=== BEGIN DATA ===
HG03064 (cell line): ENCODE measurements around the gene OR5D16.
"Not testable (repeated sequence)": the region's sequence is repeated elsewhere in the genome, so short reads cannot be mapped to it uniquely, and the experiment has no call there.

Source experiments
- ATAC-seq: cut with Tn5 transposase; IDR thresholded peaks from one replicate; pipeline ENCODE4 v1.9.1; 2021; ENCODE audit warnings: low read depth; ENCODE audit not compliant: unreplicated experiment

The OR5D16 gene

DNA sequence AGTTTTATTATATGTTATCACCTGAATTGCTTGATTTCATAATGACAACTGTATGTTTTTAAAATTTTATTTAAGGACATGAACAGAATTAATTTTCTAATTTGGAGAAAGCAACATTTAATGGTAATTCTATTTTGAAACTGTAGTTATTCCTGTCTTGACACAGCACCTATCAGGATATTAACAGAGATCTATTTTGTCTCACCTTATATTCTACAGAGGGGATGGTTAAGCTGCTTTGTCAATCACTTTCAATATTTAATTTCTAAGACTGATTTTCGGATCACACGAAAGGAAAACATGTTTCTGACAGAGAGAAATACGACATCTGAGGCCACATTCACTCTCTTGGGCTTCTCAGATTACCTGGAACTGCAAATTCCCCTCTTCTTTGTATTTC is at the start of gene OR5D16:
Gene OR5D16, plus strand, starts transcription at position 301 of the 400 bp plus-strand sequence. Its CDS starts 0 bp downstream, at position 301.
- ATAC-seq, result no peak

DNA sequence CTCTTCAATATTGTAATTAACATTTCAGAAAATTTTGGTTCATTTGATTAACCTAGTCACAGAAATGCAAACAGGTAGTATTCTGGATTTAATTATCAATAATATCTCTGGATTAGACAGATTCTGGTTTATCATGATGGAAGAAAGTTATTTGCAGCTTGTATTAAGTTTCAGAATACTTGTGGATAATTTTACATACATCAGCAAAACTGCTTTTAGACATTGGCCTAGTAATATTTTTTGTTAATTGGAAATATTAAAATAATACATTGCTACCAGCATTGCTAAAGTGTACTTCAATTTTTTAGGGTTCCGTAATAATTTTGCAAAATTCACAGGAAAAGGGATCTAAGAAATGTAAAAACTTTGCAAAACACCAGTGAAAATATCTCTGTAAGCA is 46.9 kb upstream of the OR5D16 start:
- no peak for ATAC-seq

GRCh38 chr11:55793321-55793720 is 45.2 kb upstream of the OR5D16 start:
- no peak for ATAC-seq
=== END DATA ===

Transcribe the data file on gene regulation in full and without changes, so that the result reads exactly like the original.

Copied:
HG03064 (cell line): ENCODE measurements around the gene OR5D16.
"Not testable (repeated sequence)": the region's sequence is repeated elsewhere in the genome, so short reads cannot be mapped to it uniquely, and the experiment has no call there.

Source experiments
- ATAC-seq: cut with Tn5 transposase; IDR thresholded peaks from one replicate; pipeline ENCODE4 v1.9.1; 2021; ENCODE audit warnings: low read depth; ENCODE audit not compliant: unreplicated experiment

The OR5D16 gene

DNA sequence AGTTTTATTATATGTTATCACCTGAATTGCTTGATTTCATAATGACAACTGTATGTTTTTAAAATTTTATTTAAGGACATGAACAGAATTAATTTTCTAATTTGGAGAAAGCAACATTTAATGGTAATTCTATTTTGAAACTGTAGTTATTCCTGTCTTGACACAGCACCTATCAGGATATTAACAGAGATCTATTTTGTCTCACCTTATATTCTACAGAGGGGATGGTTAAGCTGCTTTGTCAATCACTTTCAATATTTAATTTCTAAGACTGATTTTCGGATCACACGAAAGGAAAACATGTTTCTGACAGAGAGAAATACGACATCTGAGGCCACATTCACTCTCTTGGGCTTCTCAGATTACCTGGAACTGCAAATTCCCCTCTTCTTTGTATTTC is at the start of gene OR5D16:
Gene OR5D16, plus strand, starts transcription at position 301 of the 400 bp plus-strand sequence. Its CDS starts 0 bp downstream, at position 301.
- ATAC-seq, result no peak

DNA sequence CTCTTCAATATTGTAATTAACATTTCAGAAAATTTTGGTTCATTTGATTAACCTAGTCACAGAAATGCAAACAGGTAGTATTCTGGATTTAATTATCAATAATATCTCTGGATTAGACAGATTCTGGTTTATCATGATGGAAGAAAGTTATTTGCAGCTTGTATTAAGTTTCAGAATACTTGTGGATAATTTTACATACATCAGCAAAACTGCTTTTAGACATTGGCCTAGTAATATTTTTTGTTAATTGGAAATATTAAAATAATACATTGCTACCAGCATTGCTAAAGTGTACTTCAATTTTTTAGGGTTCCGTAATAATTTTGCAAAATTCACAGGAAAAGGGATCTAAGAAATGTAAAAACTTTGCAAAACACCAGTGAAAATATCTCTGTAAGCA is 46.9 kb upstream of the OR5D16 start:
- no peak for ATAC-seq

GRCh38 chr11:55793321-55793720 is 45.2 kb upstream of the OR5D16 start:
- no peak for ATAC-seq